Thursday, 3 June 2010

The Yemeni parties to sit for national dialogue

By Nasser Arrabyee/03/06/2010

The Yemen ruling party and the four main opposition parties will start next Saturday dialogue sessions over essential political reforms and formation of a national unity government, said official sources Thursday.

The opposition parties accepted a call for the dialogue by the President Ali Abdullah Saleh on the eve of May 22nd, 2010, the 20th anniversary of Unity between the south and north.

The main demand of the opposition to start dialogue with the ruling party was releasing all political detainees on the back ground of the southern protests and the fight with Al Houthi rebels, and also the journalists who were detained for their opinions.

All journalists were released and more than 300 political detainees from Al Houthi supporters and the southern protesters were released according to official statements.

The coalition of the opposition parties, Islamists, Socialists, and Nasserites, however, still insist of releasing all political detainees as a condition for starting the dialogue. Hundreds from the south and from Al Houthi supporters are still in prisons, and the government says those jailed on criminal issues have nothing to do with the Presidential pardon, meaning they cannot be released.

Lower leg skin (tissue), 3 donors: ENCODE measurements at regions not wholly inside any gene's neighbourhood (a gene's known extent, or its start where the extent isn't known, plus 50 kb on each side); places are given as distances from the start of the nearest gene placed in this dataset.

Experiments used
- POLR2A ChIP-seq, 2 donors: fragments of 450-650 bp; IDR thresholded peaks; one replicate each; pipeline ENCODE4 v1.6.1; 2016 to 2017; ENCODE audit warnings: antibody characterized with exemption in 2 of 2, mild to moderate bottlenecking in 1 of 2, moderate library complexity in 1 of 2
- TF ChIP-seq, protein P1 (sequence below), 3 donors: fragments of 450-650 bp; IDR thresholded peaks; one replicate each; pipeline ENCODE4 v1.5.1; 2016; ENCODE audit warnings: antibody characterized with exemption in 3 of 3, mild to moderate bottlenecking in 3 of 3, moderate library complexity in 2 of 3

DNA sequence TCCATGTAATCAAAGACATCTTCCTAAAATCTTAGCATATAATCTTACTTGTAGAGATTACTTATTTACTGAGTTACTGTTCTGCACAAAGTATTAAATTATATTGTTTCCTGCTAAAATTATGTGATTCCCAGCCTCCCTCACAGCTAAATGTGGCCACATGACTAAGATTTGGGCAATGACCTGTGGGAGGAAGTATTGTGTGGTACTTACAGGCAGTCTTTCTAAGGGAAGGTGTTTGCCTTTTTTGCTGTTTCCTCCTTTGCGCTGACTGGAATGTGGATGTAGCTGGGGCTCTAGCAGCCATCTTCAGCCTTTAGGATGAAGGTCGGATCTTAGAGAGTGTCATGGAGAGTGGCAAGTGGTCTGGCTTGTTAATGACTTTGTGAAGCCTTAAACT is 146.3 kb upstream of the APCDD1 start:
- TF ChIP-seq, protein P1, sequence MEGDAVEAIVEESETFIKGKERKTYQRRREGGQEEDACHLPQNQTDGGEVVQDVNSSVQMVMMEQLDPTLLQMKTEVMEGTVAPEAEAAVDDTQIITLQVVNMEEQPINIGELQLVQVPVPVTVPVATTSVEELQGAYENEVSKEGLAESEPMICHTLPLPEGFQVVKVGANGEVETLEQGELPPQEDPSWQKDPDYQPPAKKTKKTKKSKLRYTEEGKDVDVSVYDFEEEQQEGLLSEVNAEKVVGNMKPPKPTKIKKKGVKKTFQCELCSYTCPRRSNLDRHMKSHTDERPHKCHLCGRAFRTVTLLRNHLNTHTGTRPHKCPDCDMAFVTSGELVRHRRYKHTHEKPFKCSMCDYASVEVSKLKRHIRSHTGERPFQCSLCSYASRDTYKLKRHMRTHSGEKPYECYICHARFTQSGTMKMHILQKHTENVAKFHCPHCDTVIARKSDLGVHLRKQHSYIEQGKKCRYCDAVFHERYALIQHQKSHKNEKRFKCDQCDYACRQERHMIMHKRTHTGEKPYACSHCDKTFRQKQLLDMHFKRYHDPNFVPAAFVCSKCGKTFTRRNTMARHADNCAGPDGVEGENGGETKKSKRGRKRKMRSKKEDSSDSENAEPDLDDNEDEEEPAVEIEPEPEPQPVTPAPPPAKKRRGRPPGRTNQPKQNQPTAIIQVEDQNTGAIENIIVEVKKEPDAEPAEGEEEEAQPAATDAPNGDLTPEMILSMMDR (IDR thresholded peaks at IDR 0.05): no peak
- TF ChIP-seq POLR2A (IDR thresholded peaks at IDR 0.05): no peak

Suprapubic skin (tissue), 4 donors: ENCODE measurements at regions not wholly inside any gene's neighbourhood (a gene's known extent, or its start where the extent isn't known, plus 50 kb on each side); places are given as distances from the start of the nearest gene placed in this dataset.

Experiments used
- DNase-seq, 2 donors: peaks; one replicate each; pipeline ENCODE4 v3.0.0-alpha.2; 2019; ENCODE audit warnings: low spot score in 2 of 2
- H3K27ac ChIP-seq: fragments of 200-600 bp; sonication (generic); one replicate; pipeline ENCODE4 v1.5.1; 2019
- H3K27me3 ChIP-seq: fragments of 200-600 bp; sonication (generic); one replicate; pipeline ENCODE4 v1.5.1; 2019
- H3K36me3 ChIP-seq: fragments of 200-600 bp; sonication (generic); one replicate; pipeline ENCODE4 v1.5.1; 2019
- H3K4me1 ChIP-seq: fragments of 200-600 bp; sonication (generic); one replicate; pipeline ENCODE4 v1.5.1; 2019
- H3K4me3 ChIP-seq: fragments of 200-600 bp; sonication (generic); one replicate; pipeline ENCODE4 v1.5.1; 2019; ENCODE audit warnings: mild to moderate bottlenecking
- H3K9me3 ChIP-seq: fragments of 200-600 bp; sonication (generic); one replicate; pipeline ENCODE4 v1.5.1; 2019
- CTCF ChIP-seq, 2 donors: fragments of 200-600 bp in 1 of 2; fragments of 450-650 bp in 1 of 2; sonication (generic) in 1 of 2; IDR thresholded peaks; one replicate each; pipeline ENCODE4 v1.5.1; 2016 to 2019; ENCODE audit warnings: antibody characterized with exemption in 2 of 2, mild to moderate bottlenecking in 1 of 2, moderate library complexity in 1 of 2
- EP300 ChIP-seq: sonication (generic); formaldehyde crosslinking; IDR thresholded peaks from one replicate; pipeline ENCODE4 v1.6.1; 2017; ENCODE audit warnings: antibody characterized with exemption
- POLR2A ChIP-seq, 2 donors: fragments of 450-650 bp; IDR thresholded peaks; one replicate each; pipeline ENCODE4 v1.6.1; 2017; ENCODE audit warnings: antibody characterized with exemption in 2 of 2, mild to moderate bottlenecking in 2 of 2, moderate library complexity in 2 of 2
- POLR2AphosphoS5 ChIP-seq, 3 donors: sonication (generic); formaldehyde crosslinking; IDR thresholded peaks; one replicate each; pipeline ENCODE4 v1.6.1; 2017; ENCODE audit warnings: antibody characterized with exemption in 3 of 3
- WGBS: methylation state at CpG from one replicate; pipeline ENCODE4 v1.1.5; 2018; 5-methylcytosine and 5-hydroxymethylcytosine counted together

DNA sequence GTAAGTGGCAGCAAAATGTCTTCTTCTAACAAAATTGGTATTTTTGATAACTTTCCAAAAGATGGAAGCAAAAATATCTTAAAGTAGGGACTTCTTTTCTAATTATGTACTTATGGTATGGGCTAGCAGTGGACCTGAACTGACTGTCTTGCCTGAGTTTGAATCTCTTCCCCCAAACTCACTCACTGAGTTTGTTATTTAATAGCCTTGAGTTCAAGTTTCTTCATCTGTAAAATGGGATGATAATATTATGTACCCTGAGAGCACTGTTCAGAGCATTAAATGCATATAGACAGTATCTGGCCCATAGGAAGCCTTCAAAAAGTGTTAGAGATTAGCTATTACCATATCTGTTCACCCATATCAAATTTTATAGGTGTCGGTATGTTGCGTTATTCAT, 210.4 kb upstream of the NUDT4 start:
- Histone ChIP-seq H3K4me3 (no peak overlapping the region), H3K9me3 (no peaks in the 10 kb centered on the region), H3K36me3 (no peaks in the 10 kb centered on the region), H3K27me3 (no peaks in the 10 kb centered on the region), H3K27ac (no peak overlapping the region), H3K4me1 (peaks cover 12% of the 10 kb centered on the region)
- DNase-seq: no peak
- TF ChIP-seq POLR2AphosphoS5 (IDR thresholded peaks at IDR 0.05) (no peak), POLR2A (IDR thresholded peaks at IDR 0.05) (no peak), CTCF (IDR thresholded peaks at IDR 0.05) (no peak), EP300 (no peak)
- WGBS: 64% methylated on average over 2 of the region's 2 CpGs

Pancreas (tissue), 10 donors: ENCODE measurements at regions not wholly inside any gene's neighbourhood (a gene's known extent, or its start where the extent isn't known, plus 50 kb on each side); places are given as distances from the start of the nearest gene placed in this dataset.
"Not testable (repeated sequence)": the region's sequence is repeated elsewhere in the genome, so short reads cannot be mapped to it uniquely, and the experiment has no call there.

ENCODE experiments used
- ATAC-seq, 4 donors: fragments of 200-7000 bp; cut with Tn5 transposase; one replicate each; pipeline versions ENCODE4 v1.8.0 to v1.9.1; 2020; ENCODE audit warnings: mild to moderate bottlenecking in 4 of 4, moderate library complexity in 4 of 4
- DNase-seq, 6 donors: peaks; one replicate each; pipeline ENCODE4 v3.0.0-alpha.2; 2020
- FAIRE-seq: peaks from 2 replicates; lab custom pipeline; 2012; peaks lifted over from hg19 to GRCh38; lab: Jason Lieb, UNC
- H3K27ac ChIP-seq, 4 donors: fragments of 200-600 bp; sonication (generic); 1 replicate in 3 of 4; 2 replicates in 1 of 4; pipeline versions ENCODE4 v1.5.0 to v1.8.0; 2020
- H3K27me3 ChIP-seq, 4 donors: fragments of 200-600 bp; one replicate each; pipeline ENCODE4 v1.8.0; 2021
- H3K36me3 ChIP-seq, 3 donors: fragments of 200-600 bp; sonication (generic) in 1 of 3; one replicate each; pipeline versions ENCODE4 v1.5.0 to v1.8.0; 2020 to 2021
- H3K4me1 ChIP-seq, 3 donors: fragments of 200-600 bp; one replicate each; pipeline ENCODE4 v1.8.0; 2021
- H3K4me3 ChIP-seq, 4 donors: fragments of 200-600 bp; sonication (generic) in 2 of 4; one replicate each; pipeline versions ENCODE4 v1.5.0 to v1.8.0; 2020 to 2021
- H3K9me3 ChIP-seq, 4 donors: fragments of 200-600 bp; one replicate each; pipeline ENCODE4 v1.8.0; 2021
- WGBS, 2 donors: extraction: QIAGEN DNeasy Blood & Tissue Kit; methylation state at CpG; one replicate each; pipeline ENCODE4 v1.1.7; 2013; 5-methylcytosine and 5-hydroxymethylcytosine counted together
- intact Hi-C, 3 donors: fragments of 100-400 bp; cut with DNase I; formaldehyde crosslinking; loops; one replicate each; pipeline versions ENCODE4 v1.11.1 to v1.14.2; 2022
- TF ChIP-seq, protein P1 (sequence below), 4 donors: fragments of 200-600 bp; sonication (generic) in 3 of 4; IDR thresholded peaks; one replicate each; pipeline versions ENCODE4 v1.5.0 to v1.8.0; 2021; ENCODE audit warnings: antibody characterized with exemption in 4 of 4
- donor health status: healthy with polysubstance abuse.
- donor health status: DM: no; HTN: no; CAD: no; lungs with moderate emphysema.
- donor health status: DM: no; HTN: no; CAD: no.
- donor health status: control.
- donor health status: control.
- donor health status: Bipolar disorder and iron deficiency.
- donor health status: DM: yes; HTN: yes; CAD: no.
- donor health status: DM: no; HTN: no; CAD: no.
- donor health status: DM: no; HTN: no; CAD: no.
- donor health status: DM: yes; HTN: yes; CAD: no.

The dialogue will be based an agreement reached by the parties on February 2009, by which the parliamentary elections were postponed two years from 2009 until 2011, for doing constitutional, electoral and political reforms.

Now there is an obvious rapprochement between the opposition and the ruling party despite all difficulties facing them.

"We will get involved into this dialogue to solve the problems of Yemen not the problems of the regime, and we will be flexible and lenient to restore the spirit of the revolution, the republic, and unity, and establish the genuine partnership and equal citizenship," said Hamid Al Ahmer, the leader in the Islamist party, Islah, and the one who leads and funds an opposition committee for what they called a "national dialogue"

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